Sand Diego Police Chief Shelley Zimmerman (left), Mayor Kevin Faulconer and City Councilman Chris Cate outside police headquarters. Photo by Chris Jennewein
Sand Diego Police Chief Shelley Zimmerman (left), Mayor Kevin Faulconer and City Councilman Chris Cate outside police headquarters. Photo by Chris Jennewein

There’s less violent crime now in San Diego than when Gerald Ford was President and the city was half its current size.

That good news on crime was released by Mayor Kevin Faulconer, Police Chief Shelley Zimmerman and City Councilman Chris Cate at a press conference Tuesday prior to an official presentation to the City Council.

“San Diego’s violent crime rate is the lowest in four decades,” Faulconer said. “Despite being one of the nation’s biggest cities, San Diego is also one of the safest.”

The rate in 2016 was 3.8 violent crimes per 1,000 residents, compared to 4.8 just 10 years ago. Aggravated assaults were down nearly 8 percent in the past year, though murders ticked up from 37 to 49. The crime rate has not been this low since the mid 1970s.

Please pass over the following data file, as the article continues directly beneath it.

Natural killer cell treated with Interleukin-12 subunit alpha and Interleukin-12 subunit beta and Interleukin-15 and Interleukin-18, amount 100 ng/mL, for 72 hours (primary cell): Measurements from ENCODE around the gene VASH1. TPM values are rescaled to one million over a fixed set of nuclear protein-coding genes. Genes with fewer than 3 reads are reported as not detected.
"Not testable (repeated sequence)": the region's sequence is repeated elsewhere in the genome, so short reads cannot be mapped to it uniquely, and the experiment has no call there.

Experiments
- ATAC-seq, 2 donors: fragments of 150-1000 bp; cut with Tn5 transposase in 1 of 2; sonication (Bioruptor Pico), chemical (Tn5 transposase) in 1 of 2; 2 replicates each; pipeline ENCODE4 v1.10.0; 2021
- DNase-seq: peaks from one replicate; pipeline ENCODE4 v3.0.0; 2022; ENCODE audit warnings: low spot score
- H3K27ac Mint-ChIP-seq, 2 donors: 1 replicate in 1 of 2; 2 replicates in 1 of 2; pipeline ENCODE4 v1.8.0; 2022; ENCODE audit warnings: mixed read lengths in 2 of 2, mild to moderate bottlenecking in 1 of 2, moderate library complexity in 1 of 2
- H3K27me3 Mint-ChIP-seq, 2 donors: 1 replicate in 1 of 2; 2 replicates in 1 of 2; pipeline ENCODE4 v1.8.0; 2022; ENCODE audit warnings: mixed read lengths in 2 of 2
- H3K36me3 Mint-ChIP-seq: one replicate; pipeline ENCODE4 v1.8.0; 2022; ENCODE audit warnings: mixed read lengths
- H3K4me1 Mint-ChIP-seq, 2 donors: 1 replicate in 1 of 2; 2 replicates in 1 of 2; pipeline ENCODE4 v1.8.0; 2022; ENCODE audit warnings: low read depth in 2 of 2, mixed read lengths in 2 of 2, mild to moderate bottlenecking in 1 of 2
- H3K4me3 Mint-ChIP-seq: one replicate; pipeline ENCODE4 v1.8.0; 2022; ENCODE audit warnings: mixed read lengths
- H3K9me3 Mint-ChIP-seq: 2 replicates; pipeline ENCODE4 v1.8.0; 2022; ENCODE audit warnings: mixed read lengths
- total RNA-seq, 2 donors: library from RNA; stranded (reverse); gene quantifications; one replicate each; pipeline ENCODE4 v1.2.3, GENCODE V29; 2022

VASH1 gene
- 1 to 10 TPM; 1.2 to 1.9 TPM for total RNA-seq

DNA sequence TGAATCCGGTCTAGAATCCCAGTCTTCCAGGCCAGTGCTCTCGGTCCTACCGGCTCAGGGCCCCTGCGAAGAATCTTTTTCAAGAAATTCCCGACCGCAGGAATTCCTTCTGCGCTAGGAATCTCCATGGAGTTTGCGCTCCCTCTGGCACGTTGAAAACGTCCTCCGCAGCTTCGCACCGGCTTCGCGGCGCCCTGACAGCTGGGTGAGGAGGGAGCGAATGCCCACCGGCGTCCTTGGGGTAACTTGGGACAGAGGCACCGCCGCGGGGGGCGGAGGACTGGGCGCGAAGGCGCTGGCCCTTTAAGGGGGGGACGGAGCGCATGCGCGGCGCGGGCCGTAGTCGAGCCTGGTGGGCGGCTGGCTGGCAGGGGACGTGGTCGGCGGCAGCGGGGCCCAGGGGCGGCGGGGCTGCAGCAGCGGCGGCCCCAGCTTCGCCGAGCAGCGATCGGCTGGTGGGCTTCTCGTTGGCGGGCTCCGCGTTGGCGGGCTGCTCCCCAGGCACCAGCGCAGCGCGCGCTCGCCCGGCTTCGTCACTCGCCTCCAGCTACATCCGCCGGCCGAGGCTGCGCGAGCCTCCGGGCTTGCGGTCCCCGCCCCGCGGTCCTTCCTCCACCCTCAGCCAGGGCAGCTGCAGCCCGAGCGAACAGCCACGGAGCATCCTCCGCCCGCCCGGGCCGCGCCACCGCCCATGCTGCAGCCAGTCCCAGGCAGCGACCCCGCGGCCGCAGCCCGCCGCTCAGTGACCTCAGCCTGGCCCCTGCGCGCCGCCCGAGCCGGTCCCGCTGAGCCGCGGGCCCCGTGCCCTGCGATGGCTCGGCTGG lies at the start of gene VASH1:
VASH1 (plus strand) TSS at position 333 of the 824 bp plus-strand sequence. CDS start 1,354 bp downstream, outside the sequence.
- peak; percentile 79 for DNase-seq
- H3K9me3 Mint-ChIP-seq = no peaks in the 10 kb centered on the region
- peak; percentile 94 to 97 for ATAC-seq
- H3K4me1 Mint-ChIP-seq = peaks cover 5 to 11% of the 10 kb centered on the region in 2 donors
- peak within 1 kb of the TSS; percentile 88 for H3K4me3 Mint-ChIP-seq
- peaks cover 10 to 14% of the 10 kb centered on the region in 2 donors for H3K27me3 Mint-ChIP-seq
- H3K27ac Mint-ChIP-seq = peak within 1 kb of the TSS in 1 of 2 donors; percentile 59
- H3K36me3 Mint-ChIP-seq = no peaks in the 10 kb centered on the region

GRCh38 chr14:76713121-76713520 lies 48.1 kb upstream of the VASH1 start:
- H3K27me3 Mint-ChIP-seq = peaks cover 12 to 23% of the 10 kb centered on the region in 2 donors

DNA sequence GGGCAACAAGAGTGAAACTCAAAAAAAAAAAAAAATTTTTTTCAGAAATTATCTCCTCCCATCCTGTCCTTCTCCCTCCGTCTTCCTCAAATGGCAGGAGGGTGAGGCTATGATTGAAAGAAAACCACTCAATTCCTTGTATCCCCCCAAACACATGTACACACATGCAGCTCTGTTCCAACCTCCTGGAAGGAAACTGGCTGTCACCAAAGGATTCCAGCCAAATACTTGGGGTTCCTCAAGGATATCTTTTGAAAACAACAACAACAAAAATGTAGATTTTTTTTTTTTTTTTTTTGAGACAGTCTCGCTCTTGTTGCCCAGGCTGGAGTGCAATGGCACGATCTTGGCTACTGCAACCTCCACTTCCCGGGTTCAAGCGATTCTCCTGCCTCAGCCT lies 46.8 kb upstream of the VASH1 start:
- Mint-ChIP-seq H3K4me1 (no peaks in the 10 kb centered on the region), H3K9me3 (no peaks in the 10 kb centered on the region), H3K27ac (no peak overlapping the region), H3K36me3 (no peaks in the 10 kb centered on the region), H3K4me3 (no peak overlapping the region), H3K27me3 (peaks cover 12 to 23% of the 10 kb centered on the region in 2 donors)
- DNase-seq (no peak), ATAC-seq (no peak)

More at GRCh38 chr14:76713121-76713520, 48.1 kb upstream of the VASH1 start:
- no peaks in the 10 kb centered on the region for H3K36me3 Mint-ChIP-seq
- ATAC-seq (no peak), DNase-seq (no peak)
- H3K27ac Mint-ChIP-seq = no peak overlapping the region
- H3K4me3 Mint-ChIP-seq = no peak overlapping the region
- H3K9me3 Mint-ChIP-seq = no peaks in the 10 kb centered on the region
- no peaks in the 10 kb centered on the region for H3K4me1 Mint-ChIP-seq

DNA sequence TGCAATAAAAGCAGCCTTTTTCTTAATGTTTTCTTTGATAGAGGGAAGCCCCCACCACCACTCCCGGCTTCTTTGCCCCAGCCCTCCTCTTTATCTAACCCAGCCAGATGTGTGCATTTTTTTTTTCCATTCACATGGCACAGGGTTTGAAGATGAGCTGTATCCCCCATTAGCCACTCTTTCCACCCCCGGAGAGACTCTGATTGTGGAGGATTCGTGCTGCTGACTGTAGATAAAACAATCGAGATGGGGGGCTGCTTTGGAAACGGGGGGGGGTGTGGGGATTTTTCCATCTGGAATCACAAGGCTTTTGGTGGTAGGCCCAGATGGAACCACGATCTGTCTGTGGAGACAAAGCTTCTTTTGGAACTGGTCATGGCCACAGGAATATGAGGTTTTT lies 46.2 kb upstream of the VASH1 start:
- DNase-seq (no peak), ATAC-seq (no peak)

Zimmerman said the lower violent crime rate in 2016 alone translated into 785 fewer victims.

“This just isn’t a statistic. This represents real people,” she said.

The chief credited her force, civilian staff, some 600 volunteers, increasing use of technology and a strong partnership with the community. She noted that complaints are down 43 percent since officers began wearing body cameras in 2013.

Cate, who is chairs the City Council’s public safety committee, said community support for police and vigilance at the neighborhood level has been key to the falling crime rate.

“We are one of the largest, safest metropolitan cities in the country,” he said.

Violent crime rate trend in San Diego over past decade.

Chris Jennewein

Chris Jennewein is Editor & Publisher of Times of San Diego.